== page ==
The casual and approachable style of this modest documentary, which delivers slice-of-life portraits of three very different American restaurants, is at once its appeal and its shortcoming.
Director Levy, making his feature debut, has plainly gathered far more material than he knows what to do with and never really finds the connecting thread on which to peg a coherent story.
The glimpses it does provide behind the scenes of the establishments that it profiles are scarcely revelatory: the fact that cooking is a form of expression - of love, tradition and self - as well as bloody hard work may come as no surprise.
At Breitbach's Country Dining in rural Iowa, he finds a 150-year-old eatery serving steak, fried chicken, raspberry pie and community spirit; regular customers have keys and take turns opening up and although it's located in a town of 70 it often does 1500 covers on a Sunday.
At Alinea, a Michelin three-star place in Chicago, where chef Grant Achatz's kitchen extracts and captures aromas of pine needles and tobacco to turn out 18-course degustations for $250 a head, it can take five people 12 hours to create one bite: "It's absurd," he says, and it's hard not to agree.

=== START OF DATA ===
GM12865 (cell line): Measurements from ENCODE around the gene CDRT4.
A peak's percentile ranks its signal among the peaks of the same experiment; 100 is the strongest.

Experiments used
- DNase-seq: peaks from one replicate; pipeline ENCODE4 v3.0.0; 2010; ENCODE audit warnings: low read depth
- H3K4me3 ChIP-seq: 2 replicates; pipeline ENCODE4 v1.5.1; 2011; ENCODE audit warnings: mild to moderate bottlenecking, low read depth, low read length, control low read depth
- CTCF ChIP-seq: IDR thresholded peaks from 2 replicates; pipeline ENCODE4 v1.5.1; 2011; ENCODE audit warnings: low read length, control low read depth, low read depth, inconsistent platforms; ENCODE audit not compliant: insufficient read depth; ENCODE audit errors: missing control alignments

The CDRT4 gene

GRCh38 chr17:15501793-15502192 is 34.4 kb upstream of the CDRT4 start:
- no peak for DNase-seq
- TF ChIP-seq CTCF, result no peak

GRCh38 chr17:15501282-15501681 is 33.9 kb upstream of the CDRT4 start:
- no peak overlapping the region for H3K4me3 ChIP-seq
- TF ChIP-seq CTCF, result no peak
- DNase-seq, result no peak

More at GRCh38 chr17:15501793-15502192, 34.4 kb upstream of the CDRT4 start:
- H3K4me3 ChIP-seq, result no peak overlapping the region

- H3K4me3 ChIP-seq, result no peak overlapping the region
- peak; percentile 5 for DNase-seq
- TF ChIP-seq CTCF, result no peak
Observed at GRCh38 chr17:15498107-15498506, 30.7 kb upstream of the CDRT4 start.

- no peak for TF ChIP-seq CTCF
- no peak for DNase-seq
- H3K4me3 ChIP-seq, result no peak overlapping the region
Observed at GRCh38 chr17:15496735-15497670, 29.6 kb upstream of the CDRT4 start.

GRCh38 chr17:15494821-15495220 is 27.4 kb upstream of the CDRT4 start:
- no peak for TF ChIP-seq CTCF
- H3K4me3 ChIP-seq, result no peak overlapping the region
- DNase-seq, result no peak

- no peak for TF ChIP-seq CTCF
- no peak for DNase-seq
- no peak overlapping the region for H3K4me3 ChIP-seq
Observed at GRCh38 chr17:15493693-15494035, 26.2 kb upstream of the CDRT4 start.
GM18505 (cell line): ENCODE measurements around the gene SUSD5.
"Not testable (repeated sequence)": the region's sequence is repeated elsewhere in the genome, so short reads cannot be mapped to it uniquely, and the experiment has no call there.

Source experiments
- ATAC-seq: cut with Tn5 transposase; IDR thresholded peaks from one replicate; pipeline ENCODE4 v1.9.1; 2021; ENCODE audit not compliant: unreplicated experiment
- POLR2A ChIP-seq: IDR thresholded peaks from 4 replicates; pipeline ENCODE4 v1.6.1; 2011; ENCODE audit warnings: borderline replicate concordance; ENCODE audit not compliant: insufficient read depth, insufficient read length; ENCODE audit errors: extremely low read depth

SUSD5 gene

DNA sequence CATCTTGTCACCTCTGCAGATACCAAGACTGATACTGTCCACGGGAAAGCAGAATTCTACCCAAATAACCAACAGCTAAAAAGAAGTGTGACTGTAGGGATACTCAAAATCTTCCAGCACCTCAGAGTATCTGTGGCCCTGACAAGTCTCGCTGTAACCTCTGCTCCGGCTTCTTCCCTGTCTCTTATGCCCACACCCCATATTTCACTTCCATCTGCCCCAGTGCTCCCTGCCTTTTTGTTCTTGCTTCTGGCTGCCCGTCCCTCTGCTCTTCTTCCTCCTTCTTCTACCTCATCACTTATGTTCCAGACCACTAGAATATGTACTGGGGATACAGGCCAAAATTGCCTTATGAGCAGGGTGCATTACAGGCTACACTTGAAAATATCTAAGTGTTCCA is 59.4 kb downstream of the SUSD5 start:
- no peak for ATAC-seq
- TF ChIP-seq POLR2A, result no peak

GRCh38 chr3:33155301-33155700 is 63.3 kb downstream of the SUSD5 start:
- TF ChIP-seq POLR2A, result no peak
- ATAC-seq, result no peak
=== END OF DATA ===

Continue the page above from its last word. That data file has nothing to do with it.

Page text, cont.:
At the other end of the scale in Arizona, Francisco and Gabby Martinez struggle to keep a home-style Mexican place afloat.
The surfeit of footage leads to moments of unconscious humour. The editing of one frantic scene in Breitbach's changes the eponymous proprietor's clothes several times in 10 seconds.
There's a lot to like in the people we meet, who speak with passion and humour. But good restaurant documentaries have become quite common of late, particularly in festivals, where Jiro Dreams of Sushi, A Matter of Taste, and the French Step Up to the Plate have recently impressed. This is not in the same league.
Director: Joseph Levy
Running time: 92 mins
Rating: G In English and some Spanish with English subtitles
Verdict: More appetising than satisfying.